“For in every city from ancient generations Moses has those proclaiming him, having been read in the synagogues on every Sabbath.”
Proclaiming - Peter delivered the final word on salvation. It is God’s work alone. No man can add to God’s grace formula. Now James endorses Peter’s statement, but he amplifies the thought by explaining why he isn’t concerned that this freedom will lead to uncontrolled indulgence. James says that Moses is proclaimed in every synagogue every Sabbath. The Greek is kerusso, the same word used for preaching. There is no need to worry that grace will open the door to license. Every one of these converts is listening to Moses’ words every week. They are getting a full explanation of the relationship between Law and Grace.
Do you see the implications here? First, the Gentile converts to Messianic congregations are meeting in synagogues on the Sabbath. That means that they are not gathering for community worship on an alternative day. The Sabbath is part of living an obedient life just as the commandment requires. Becoming a believer in the Messiah doesn’t change that.
Second, James is confident that all the converts are learning the torah. Moses’ words have been part of the educational process of godly living for generations. The event of the resurrection didn’t change that. These men assume that torah education will continue just as it always has. That’s what it means to be obedient to God and to live according to His plan. James doesn’t show the slightest concern about proper behavior because he knows that every convert is being trained in torah.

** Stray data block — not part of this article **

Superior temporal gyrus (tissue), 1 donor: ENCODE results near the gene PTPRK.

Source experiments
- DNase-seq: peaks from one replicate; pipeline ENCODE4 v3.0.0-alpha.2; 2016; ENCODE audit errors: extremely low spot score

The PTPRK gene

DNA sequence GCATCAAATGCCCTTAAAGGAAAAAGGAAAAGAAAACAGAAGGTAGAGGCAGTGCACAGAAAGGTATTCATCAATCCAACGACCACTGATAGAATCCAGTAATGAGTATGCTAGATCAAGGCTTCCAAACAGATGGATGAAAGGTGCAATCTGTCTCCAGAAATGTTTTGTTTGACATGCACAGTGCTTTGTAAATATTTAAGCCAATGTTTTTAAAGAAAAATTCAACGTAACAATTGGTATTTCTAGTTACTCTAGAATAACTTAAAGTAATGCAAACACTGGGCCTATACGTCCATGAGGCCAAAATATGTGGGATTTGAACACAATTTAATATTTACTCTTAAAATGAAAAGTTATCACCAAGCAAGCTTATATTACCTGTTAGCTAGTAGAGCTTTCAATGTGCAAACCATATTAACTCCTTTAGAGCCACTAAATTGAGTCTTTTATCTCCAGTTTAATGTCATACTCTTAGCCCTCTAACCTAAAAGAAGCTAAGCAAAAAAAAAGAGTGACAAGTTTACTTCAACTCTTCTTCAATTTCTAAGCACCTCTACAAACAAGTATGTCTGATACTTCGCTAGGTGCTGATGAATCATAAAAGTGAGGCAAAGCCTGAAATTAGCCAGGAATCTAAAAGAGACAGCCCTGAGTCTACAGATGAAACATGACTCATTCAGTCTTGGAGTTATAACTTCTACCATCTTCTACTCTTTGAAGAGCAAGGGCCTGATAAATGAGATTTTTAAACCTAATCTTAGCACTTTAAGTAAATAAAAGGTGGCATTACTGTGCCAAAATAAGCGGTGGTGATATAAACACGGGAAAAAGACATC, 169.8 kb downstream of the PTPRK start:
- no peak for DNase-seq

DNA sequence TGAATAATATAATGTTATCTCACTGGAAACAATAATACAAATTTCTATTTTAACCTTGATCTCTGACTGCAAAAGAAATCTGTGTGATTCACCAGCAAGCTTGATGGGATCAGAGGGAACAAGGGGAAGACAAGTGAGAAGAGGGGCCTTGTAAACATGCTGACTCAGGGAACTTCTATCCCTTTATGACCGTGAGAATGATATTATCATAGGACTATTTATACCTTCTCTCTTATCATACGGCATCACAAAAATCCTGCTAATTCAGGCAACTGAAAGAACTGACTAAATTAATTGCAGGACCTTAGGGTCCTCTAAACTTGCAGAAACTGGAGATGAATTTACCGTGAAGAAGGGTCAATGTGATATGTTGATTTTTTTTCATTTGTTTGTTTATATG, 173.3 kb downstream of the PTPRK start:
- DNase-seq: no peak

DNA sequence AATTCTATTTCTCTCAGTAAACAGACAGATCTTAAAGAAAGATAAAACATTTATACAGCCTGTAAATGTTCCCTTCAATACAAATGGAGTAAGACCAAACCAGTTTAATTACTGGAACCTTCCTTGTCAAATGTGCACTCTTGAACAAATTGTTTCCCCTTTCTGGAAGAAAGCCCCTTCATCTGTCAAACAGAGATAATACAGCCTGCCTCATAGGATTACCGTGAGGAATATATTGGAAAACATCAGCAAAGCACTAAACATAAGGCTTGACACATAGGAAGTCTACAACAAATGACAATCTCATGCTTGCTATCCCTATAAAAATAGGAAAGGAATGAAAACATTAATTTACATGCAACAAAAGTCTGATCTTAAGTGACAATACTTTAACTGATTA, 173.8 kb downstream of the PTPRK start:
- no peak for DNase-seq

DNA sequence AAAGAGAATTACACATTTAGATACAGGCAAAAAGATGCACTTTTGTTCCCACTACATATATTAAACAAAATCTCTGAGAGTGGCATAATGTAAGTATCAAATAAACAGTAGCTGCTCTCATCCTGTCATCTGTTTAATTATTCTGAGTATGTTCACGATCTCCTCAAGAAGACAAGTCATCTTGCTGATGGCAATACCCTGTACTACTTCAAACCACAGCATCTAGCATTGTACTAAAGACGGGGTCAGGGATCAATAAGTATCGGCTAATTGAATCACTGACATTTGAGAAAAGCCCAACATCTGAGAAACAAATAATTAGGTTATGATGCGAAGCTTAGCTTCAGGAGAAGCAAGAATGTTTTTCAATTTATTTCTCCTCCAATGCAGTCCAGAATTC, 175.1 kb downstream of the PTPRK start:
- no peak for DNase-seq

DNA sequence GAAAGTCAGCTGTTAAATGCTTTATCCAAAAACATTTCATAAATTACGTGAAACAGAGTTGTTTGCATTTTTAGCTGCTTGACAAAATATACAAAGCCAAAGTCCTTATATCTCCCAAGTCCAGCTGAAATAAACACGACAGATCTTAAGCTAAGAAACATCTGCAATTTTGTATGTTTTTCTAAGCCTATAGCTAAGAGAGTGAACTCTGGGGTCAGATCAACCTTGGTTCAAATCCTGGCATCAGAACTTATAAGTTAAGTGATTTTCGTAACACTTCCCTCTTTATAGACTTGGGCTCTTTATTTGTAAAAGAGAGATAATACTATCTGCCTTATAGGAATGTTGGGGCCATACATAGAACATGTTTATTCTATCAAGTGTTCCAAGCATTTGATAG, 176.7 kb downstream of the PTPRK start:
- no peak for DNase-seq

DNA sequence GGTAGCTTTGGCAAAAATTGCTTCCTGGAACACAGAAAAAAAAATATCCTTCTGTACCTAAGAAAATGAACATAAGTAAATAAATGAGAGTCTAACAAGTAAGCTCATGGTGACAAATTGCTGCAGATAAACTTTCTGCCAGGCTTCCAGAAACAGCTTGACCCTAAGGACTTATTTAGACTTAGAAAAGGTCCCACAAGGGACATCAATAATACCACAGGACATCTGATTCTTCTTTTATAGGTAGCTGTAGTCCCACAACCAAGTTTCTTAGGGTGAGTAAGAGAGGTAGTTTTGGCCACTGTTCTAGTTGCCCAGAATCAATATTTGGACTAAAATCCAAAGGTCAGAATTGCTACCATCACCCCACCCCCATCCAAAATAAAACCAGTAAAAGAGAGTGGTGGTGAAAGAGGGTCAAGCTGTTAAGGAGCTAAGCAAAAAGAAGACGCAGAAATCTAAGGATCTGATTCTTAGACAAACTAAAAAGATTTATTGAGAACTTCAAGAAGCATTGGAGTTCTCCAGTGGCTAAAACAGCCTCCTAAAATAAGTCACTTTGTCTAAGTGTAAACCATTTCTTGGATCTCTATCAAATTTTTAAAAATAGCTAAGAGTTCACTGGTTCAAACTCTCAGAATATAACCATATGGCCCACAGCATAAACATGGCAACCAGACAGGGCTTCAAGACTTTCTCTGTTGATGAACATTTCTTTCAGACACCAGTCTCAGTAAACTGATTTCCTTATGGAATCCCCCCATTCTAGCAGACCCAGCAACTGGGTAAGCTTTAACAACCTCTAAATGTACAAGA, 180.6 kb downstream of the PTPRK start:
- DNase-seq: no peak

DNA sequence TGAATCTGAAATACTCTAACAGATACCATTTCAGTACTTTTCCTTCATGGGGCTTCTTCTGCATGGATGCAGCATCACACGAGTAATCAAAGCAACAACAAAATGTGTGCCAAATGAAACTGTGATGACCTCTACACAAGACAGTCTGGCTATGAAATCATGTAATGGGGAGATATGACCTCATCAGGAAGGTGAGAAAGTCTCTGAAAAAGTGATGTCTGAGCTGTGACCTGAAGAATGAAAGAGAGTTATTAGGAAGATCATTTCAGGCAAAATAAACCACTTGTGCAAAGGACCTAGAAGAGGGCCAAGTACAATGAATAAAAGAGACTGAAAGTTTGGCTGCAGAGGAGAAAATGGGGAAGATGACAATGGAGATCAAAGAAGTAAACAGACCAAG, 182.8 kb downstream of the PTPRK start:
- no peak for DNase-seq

Both of these obvious assumptions raise significant issues for contemporary Christianity. This church council occurs long after Jesus returned to the Father. The council convenes in the presence of Paul and Barnabas. Yet there is no controversy at all about living according to torah. Torah-obedience is simply assumed. That means worshipping on the Sabbath and keeping the torah instructions. No one objects to any of this. Why? Because they all knew that God still expected it. Every one of these men believed Jesus was the Messiah. Every one of them recalled His teaching. Yet none of them felt any discrepancy with torah-obedience.
Something happened between the first church council and the third century political endorsement of Christianity. By the third century, the church no longer worshipped on the Sabbath. It no longer proclaimed the words of Moses every week. When Constantine was finished with revising Christianity, the religious basis of the faith was no longer connected to the culture of the Messiah. It has been lost ever since.
You might consider just how odd it is that we are so far removed from the first council of the believing church. Don’t give me the excuse that the church was Jewish. It wasn’t. The purpose of the counsel was to address Gentile converts, so the Jewish excuse won’t fly. And don’t try to claim that this event occurred before the full revelation of Jesus as the Messiah. Obviously, that isn’t true either. Something else happened that pushed Christianity away from its first expressions of faith. Do you know what it was? You might want to take a serious look, especially when you see that God never endorsed the change. But someone did.
Topical Index: The Church